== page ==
By Joy Allmond
What kind of church culture is necessary to reach those on the outside?
On a recent Rainer on Leadership podcast of the Lifeway Leadership Podcast Network, Rainer discussed six qualities of a healthy church culture that can spur a congregation to invite the unchurched people in their lives to a worship service.
1. Invitations are natural and desired.
People can sense when there’s a lack of enthusiasm and genuine joy. And if a church’s congregation—whether it’s the people in the pews, the door greeters, parking lot attendants, or welcome desk workers—aren’t projecting a natural posture of welcoming, this could deter church members from inviting others.
When there’s a joyous spirit among the first people guests encounter at a church, its members will want to share that experience with unchurched people in their community.
While the posture of the congregation is key to promoting personal invitations to church, Rainer says invitation tools, such as an invitation card with details, can better empower congregation members to invite friends and neighbors to attend church with them.
“They’ll be much more likely to do it,” he adds. “A tool like a card to hand them can make it feel more natural.”
2. First time guests become inviters.
Mary Beth is a member of the church Rainer attends. At the time of her first visit, she had recently relocated with her family and was seeking a new church home.
Even after her first visit, Rainer says, “She loved the atmosphere and started inviting people.”
When a healthy congregation is in place, Rainer says people like Mary Beth come and sense the healthy culture. They then, in turn, start inviting others, because they want them to experience the church culture for themselves.
“And I’m not talking about a specific worship style or aesthetics,” he adds. “You don’t have to have a cool, hip, contemporary worship style.”
3. The welcome team loves their ministry.
“A welcome team is a worthless team if it’s not a joyous team,” says Rainer. “And when a team is joyous, it means it’s genuine. If you have a healthy culture, your welcoming team will truly be welcoming.
“People will break out of their holy huddles … and welcome people genuinely.”
4. The pastor is naturally inclined to encourage invitations to the church.
While it’s helpful to provide information cards and other tools for a congregation to use when inviting others to church, Rainer says a crucial ingredient to a culture of invitation is a pastor who encourages people to bring their unchurched neighbors to worship with them.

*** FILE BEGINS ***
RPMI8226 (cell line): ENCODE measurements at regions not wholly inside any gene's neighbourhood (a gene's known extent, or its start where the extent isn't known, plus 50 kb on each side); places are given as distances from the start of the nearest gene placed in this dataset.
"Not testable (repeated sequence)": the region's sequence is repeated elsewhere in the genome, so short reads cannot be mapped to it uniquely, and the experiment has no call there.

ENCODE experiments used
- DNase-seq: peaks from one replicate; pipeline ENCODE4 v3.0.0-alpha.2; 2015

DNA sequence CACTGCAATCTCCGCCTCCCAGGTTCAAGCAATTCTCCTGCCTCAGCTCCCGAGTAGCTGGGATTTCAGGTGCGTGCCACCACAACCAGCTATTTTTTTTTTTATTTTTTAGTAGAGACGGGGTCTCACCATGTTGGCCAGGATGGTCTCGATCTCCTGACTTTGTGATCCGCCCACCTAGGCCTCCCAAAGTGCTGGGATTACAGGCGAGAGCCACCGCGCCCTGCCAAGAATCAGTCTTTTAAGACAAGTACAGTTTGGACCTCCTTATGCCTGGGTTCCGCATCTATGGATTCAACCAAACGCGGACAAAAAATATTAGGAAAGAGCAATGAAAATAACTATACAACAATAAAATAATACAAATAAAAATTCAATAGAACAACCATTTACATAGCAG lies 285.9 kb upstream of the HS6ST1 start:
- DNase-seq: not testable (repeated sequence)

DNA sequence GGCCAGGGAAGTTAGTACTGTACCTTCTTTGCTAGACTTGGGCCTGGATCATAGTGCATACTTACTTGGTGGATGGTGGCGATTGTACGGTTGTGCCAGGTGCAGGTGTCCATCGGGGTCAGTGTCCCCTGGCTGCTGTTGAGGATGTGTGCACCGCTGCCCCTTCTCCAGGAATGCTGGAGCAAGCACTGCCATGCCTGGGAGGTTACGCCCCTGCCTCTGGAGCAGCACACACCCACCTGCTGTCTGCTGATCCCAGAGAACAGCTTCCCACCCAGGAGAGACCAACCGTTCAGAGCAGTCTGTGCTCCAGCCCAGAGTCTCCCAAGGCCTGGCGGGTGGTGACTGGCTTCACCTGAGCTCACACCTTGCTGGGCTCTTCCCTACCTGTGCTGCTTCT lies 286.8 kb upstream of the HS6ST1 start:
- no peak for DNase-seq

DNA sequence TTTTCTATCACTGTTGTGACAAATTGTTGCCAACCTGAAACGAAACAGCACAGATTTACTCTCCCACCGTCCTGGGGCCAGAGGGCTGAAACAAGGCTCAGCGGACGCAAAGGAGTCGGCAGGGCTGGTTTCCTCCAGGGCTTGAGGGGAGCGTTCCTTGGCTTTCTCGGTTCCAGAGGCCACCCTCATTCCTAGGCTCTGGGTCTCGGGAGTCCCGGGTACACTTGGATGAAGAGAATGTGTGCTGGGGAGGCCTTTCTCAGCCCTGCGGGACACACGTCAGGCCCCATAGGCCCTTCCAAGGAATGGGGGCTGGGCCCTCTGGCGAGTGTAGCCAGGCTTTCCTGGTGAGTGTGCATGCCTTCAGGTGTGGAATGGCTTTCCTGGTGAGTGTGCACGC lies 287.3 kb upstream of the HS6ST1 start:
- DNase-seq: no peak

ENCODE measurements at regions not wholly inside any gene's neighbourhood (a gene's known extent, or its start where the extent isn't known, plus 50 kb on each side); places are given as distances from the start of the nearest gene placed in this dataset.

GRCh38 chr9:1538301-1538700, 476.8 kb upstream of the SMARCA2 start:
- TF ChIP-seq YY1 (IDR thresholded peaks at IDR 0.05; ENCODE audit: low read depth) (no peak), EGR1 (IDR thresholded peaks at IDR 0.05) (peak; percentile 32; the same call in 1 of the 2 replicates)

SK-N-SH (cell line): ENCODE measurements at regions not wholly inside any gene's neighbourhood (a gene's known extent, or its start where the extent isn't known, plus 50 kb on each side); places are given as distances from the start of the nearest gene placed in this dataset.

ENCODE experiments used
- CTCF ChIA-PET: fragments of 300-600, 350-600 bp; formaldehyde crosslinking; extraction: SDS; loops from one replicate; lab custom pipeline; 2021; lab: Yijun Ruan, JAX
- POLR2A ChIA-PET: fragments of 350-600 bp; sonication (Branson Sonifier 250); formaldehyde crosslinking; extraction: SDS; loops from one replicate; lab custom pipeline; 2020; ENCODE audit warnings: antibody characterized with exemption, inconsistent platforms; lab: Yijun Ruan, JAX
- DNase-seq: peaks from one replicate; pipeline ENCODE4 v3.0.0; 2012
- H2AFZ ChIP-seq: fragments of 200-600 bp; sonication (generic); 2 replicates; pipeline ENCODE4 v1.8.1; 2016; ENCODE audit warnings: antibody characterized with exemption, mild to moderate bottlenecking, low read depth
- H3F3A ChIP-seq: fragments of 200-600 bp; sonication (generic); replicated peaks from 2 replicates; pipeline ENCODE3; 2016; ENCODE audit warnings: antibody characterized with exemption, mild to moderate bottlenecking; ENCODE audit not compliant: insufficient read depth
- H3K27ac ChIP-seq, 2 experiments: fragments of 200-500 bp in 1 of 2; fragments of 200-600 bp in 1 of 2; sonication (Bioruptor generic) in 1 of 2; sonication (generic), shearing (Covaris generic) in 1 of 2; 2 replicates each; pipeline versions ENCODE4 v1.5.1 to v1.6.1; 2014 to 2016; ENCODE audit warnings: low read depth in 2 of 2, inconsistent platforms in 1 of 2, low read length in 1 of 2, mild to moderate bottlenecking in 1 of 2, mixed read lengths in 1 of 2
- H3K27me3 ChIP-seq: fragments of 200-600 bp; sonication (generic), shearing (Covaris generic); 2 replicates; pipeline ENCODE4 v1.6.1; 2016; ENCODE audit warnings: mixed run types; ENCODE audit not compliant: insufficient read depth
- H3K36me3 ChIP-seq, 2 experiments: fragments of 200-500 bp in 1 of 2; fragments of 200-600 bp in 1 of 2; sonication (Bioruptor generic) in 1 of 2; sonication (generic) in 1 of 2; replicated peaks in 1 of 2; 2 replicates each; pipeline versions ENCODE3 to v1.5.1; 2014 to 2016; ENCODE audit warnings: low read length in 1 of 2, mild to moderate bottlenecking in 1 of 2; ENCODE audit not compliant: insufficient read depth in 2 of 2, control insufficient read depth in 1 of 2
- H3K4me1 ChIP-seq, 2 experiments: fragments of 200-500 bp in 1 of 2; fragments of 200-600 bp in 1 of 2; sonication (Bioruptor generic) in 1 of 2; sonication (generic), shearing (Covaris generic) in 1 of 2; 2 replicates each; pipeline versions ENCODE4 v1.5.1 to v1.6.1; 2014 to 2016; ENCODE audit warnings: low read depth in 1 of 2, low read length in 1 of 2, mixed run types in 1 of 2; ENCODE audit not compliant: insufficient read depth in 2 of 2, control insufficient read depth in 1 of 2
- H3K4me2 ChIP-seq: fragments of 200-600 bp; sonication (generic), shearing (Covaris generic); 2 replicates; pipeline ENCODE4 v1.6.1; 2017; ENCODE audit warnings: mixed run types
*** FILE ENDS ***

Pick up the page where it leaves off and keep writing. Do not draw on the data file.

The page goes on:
“He [the pastor] loves the church and loves the people,” says Rainer. “And he reminds them that harvest is plentiful and workers are few.”
But it’s one thing to talk about inviting others to church—and another thing to actually do it. Rainer explains it’s important for a pastor to lead by example.
“If the pastor is naturally inclined to [invite others], it will be contagious,” he says.
5. The worship spirit is strong.
Rainer is cautious to point out the difference between worship style and worship spirit.
“There is a sense because there’s so much joy in the church—a healthy culture—you bring it into corporate worship,” Rainer says.
Rainer points out worship isn’t the sum of the music and preaching—it’s a reflection of the heart of the people. And when a congregation senses this kind of worship spirit, they’ll be more inclined to invite guests to church.
6. Energy and time are expended on the things that really matter.
A healthy church is outwardly focused, Rainer says.
“This means you’re focusing on something other than yourself,” he explains.
“It means it’s gospel-centered. When those things begin to happen, a church will spend energy and time on things that really matter—like reaching people, helping people, [and providing] gospel-centered messages and ministry in the community. All these things are a result of a healthy church culture.”
Rainer says the outcome of these outward-focused activities is often more people are inclined to extend invitations to church.
Church size doesn’t equal health.
According to Rainer, two-thirds of all churches have an attendance of 150 or fewer.
“That means there are a lot of small churches,” he says.
“You may be in a small church, but the opportunities are really out there. There’s a lot of hope for the small church. Leaders of these churches should understand your church can have a healthy culture which leads to the congregation inviting people to church—which can lead to inviting others to Christ.”
JOY ALLMOND (@joyallmond) is managing editor of Facts & Trends.